Purpose: There is evidence that a history of sick leave (SL) increases the risk of suffering a new episode. However, little is known about the effect of the number of previous SL on subsequent ones. The aim of this paper was to quantify the effect of prior episodes on the risk of experiencing a new one and the effect on the duration of episodes, by diagnosis.
Methods: Prospective study. Sample comprises 1,542 workers from a university hospital, whose first contract started during 2000-2007.
Results: The studied workers accumulated 5,138 episodes, 21,250 days of absence and 45,324.2 months of follow-up. For all the causes, recurrence density was higher than incidence density. The higher the number of prior SL, the greater is the hazard of presenting a new episode. This is particularly true for episodes due to mental and behavioral disorders, diseases of the skin and subcutaneous tissue, and diseases related to nervous system. The adjusted hazard of suffering an SL episode due to mood disorders was increased 21.44 times when the worker had previously had one SL. The corresponding figures were 14.58 and 13.92 for SL due to skin and mucous membrane diseases and due to neurotic or stress-related disorders, respectively.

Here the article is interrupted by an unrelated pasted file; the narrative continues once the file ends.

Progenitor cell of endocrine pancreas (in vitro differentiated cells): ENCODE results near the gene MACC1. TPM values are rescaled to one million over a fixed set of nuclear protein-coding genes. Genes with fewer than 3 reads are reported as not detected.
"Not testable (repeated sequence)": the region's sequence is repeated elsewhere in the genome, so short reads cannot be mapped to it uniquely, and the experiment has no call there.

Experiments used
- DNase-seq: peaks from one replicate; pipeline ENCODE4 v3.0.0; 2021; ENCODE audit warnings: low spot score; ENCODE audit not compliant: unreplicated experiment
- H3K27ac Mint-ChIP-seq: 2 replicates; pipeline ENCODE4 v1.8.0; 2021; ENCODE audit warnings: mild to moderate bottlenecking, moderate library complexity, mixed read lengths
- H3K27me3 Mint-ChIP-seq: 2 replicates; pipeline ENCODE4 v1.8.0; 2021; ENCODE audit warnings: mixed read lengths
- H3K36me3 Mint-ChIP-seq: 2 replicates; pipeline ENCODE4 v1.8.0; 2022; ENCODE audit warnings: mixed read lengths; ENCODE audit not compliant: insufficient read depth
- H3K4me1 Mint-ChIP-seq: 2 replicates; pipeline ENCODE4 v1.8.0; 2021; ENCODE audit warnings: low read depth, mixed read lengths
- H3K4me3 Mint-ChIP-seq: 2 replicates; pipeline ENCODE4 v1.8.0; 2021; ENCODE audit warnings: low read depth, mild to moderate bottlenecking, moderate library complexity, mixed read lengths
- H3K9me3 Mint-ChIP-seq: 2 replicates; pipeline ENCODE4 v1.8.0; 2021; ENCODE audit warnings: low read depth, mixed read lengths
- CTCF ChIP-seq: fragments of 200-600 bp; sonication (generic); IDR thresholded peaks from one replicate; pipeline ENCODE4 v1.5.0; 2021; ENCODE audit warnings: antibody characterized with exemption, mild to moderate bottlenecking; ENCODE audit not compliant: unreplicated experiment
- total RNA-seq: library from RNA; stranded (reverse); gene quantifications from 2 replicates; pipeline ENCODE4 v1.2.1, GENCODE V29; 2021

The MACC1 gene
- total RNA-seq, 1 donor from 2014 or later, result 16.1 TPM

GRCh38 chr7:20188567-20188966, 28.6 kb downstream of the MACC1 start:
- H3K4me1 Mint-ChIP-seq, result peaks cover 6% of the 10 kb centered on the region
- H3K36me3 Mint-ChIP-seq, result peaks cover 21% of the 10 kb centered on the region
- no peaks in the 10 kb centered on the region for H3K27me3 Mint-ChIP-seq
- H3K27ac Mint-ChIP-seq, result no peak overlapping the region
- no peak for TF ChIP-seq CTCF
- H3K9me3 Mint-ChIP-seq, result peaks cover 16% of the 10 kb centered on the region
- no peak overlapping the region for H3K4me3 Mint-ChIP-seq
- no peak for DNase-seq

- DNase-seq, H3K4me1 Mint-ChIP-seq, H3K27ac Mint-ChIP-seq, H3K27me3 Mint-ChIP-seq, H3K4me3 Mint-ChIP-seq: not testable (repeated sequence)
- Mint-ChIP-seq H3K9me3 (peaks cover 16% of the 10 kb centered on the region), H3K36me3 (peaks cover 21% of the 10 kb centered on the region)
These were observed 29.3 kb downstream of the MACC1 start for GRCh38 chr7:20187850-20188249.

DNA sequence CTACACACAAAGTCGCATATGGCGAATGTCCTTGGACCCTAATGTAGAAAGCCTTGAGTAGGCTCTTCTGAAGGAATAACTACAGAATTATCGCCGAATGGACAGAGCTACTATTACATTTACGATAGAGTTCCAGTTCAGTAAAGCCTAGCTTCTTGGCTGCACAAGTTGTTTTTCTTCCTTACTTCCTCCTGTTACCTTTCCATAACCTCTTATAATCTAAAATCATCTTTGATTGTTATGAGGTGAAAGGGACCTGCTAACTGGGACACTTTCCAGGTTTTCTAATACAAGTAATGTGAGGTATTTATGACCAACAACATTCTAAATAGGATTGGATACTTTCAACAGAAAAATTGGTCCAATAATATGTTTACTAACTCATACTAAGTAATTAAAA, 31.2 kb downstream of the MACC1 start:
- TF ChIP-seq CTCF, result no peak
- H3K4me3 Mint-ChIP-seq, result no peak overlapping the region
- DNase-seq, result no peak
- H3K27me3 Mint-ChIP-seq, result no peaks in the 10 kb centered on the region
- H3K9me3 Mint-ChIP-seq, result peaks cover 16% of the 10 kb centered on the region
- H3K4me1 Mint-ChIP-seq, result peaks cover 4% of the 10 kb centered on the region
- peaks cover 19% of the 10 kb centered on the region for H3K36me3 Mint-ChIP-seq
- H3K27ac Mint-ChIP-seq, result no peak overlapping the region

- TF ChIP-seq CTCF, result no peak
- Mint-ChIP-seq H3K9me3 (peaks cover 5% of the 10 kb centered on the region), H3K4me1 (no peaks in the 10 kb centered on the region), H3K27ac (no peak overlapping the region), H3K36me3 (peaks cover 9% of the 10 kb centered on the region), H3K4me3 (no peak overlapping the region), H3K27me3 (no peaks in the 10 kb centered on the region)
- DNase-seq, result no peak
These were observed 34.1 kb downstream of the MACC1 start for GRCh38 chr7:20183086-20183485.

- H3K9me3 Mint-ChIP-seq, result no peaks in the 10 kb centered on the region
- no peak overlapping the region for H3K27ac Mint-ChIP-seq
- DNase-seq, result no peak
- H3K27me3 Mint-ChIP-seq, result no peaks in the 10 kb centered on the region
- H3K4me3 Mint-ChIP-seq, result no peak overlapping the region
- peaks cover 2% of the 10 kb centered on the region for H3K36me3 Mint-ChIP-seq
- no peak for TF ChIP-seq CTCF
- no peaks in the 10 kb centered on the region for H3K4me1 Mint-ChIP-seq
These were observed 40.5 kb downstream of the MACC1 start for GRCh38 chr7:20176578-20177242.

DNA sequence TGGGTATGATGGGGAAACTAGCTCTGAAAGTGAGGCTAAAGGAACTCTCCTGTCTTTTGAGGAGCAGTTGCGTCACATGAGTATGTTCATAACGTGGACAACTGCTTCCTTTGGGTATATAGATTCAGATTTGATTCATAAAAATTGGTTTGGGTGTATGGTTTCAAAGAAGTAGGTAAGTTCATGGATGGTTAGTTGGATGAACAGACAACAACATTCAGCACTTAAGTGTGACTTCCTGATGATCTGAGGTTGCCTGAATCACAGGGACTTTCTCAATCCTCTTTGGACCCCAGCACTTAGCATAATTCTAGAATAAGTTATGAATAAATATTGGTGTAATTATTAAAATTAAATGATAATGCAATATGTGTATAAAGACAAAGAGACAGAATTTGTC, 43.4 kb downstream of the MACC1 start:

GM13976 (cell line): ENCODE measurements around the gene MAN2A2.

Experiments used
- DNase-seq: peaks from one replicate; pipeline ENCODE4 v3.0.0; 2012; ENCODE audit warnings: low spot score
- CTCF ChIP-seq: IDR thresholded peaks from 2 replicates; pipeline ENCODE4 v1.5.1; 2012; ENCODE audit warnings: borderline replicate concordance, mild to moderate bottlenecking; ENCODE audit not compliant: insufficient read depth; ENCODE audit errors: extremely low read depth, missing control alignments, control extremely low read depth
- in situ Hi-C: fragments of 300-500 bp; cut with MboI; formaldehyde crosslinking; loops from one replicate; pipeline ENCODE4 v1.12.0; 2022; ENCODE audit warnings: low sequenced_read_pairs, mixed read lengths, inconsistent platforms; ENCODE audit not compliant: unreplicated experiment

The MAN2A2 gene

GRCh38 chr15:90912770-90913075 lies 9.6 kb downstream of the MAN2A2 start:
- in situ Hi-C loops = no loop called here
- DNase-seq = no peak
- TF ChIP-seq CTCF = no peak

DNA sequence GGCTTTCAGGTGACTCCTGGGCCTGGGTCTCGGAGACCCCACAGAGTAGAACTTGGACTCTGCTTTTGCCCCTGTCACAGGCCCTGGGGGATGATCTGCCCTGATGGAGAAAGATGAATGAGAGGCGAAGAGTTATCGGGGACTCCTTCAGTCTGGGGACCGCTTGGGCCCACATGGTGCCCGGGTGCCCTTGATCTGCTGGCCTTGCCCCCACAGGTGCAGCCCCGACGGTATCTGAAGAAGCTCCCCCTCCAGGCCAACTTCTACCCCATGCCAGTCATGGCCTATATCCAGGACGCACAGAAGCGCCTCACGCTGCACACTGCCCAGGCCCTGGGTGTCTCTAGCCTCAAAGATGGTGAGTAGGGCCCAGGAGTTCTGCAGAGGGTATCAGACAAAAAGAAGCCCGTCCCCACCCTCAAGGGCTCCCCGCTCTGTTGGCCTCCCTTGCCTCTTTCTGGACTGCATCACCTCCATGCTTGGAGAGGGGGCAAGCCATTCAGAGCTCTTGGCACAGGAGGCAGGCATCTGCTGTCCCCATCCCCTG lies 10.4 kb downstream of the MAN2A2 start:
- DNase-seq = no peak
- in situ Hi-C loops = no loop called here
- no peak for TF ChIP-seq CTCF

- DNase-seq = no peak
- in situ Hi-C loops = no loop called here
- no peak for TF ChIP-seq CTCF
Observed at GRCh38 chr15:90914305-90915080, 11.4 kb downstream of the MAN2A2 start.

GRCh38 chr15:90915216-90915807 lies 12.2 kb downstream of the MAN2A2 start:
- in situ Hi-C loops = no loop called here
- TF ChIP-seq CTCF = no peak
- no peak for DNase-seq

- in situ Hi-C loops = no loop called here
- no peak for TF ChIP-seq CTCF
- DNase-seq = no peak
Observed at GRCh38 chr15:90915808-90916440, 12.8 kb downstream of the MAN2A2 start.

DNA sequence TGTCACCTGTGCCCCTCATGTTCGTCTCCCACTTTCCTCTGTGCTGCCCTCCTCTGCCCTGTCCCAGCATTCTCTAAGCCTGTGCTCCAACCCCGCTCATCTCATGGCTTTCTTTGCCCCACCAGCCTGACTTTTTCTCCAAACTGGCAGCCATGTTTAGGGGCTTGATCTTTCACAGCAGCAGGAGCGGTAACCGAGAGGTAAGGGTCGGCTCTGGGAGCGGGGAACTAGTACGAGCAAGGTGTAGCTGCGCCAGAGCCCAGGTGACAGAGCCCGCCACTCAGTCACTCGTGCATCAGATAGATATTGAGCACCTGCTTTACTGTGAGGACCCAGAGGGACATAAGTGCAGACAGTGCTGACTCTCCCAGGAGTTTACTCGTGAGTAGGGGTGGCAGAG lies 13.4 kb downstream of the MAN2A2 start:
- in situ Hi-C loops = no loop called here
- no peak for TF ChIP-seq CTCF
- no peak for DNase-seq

Conclusions: The results obtained provide evidence that having suffered previous SL episodes implies a significant increase in the risk of experiencing a new one. High recurrence density of certain diagnoses should be interpreted as a general indication that something is wrong in the occupational setting.